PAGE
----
Since it’s the day after Mother’s day, I thought I’d shed some light on the mother of stories: Scheherazade. The story of who she was and how her stories became known is pretty easy to explain but the lessons and connotations are awe-inspiring.
Scheherazade was the daughter of the Vizier, the consultant to the sultan. The sultan was not evil as most people aren’t inherently evil, but all that changed. His wife was unfaithful to him and in his grief, anger, and indignation he killed and made a vow. He vowed that every night he would bed a virgin and in the morning she would be beheaded. After many women were slaughtered by the Sultan, the only women left eligible were the vizier’s daughters. Scheherazade was the oldest and would therefore marry the Sultan, but she was also smart, dignified, and beautiful. She studied everything she could get her hands on and when faced with this tragic situation devised a plan. She would tell her sister to implore that Scheherazade tell a story on the night of the wedding. The Sultan allowed Scheherazade to begin her story and like that the Sultan was mesmerized. She stopped at an important part in the story and said she would love to finish her tale but it was dawn and therefore time for her to die.
She began to weave exciting tales full of lessons, love, and life. I imagine the lilt of her voice, her gestures, her eyes, all being tools to bring these tales to life. It is these tales that make up the Arabian Nights or One Thousand and One nights. On the thousandth night, Scheherazade finally finished her tale and the Sultan found that he not only loved her but he was a changed man. In some versions, Scheherazade has born him two sons giving the Sultan cause to rejoice even further. In other versions she has simply saved her life and in hind sight the life of the Sultan.
Scheherazade has been looked to for inspiration and empowerment for years. Any fiction writer can tell you how important it is to captivate one’s audience and Scheherazade is a prime example. Her story is also an example of the core of story telling. Before we wrote down stories they were passed on from word of mouth and that tradition is still vital to us today even if it has morphed. Aren’t we told to read to our children once a day? Isn’t that supposed to spark interest and ‘good’ practices later in their life?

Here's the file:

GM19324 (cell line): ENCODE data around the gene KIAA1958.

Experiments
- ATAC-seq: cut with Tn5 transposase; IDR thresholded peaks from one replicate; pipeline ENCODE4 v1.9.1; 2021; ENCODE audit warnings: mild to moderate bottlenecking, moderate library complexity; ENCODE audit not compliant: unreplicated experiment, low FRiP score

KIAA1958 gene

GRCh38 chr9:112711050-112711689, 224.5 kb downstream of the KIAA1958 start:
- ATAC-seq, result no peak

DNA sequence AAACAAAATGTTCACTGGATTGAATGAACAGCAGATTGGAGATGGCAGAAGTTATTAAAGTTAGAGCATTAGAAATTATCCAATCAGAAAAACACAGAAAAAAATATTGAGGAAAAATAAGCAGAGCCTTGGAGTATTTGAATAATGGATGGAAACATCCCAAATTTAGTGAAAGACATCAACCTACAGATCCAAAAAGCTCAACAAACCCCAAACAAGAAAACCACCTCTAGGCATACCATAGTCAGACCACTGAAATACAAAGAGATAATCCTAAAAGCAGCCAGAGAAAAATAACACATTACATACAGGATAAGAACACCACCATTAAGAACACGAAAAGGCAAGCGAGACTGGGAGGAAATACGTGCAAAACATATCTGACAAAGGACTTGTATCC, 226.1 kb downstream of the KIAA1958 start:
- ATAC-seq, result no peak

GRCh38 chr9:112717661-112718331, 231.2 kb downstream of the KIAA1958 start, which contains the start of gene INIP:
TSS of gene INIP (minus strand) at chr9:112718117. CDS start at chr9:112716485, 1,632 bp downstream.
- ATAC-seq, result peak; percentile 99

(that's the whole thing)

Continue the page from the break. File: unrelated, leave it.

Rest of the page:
Also, being a woman and a writer of fiction, I think Scheherazade holds a special significance in my work. My ultimate goal would be to captivate my audience with my stories. I love fairy tales, myths, legends, and fables, so it only makes sense to hold the story of Scheherazade and her One thousand and one tales in high esteem. There is something to be said about a fairy tale: in it we mostly find the truth of what makes us human. The Sultan might not have been as enthralled had she told him what it was like to grow up as the vizier’s daughter. (I’m not saying that this story is not interesting, but it is very straight forward) In a fairy tale, the lesson that is learned or the essence that is remembered is implied and therefore not a direct address. Yes, she could have said, “Killing women for what your former wife has done to you is wrong.” But that would have gotten her killed. The Sultan ultimately learns the same lesson, but with different words and that is why words have so much power. The way in which they are used could literally be the difference between life and death.
I could go on and on about Scheherazade and her significance, the mistreatment of women throughout history, and how stories are crafted, hence the name of my blog, but I will stop here to say, Happy Mother’s Day to the woman who I call the Mother of Stories.
Learn more about Scheherazade at some of these sites.